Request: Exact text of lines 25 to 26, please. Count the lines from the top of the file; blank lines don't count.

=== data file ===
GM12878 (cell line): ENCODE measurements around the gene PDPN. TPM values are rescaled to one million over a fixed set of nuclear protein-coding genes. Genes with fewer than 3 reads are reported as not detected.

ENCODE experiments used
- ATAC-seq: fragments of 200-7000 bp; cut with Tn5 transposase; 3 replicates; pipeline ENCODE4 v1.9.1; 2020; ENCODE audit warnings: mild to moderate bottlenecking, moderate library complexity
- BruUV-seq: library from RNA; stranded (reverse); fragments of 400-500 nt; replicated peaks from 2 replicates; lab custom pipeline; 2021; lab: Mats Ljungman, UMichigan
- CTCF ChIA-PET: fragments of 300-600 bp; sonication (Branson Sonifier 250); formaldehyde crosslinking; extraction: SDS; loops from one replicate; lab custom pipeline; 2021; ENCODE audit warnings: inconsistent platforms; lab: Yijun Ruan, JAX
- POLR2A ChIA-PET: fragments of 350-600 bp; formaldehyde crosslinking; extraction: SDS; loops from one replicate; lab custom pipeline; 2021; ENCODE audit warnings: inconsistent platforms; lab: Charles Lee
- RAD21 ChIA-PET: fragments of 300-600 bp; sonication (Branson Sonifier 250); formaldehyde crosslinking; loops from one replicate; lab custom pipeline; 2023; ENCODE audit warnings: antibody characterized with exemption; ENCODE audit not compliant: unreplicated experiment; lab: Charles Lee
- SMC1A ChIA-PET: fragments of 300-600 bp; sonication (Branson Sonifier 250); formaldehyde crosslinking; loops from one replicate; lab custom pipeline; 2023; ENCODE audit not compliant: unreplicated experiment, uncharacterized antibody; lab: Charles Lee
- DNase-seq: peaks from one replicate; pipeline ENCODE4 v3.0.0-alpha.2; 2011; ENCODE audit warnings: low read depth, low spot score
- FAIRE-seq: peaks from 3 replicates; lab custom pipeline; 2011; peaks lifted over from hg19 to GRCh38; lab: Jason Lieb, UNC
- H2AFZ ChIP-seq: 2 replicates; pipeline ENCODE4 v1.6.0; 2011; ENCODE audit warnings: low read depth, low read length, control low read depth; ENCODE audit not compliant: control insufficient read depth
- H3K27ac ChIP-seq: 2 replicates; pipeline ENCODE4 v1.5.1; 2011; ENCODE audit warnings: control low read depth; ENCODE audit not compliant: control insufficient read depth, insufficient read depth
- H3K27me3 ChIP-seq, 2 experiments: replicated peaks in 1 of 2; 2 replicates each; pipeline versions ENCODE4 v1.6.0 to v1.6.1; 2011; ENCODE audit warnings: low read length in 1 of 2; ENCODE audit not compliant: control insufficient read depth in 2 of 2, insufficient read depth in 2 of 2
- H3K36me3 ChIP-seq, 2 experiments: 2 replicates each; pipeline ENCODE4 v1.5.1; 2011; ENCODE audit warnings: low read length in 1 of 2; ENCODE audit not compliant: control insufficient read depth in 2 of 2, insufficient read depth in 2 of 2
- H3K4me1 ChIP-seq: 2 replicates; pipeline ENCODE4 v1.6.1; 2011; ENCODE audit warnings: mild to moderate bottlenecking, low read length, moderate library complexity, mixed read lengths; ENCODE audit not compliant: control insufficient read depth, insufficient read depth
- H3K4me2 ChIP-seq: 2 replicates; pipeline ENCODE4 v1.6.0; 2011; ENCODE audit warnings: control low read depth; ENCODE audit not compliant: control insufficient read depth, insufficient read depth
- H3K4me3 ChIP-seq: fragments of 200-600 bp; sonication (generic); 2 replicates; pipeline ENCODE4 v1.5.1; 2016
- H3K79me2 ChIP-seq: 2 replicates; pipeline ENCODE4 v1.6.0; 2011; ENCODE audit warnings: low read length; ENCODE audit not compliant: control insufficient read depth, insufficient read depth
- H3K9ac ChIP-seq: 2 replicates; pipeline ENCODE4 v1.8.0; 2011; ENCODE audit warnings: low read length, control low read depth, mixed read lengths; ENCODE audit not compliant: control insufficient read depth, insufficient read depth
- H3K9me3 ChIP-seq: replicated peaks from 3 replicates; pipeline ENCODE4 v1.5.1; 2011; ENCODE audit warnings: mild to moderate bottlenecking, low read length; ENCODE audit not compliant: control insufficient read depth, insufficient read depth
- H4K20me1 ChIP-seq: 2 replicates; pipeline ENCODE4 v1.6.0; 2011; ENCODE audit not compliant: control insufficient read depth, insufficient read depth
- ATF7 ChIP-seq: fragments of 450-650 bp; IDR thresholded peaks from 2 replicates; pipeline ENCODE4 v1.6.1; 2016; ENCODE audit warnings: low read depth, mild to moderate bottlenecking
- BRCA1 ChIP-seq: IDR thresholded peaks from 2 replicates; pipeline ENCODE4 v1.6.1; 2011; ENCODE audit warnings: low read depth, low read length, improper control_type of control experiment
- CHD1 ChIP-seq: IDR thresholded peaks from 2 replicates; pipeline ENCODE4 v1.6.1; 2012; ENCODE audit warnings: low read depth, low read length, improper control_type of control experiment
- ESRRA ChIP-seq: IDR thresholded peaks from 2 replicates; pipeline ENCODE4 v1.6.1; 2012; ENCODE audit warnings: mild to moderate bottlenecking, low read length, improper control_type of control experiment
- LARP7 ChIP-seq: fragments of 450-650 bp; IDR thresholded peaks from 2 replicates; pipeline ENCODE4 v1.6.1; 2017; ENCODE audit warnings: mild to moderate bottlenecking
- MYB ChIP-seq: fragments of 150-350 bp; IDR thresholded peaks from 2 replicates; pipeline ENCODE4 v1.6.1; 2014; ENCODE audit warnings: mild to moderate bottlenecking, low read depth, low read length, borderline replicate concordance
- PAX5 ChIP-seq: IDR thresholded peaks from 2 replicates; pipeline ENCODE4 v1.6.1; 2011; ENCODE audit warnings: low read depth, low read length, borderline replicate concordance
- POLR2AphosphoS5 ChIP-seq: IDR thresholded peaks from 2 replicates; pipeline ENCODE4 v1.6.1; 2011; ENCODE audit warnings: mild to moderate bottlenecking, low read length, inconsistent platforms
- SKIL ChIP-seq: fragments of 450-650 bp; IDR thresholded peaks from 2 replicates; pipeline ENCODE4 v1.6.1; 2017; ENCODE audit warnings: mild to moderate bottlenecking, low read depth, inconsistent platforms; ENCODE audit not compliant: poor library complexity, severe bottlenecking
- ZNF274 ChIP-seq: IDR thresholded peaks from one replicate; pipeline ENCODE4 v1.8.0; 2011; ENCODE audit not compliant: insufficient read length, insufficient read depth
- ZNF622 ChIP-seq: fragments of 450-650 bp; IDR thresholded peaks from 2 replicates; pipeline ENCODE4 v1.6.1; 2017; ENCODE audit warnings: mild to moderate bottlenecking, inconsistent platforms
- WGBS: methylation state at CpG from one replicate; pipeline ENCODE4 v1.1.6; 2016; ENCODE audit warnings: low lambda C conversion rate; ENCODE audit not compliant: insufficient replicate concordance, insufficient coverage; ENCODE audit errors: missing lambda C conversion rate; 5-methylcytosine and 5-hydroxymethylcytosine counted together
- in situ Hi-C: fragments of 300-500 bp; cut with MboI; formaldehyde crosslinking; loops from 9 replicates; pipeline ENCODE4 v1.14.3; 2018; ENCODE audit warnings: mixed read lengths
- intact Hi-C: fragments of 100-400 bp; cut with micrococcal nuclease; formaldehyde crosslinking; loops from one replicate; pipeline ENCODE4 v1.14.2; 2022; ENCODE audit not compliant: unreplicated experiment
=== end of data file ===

- ESRRA ChIP-seq: IDR thresholded peaks from 2 replicates; pipeline ENCODE4 v1.6.1; 2012; ENCODE audit warnings: mild to moderate bottlenecking, low read length, improper control_type of control experiment
- LARP7 ChIP-seq: fragments of 450-650 bp; IDR thresholded peaks from 2 replicates; pipeline ENCODE4 v1.6.1; 2017; ENCODE audit warnings: mild to moderate bottlenecking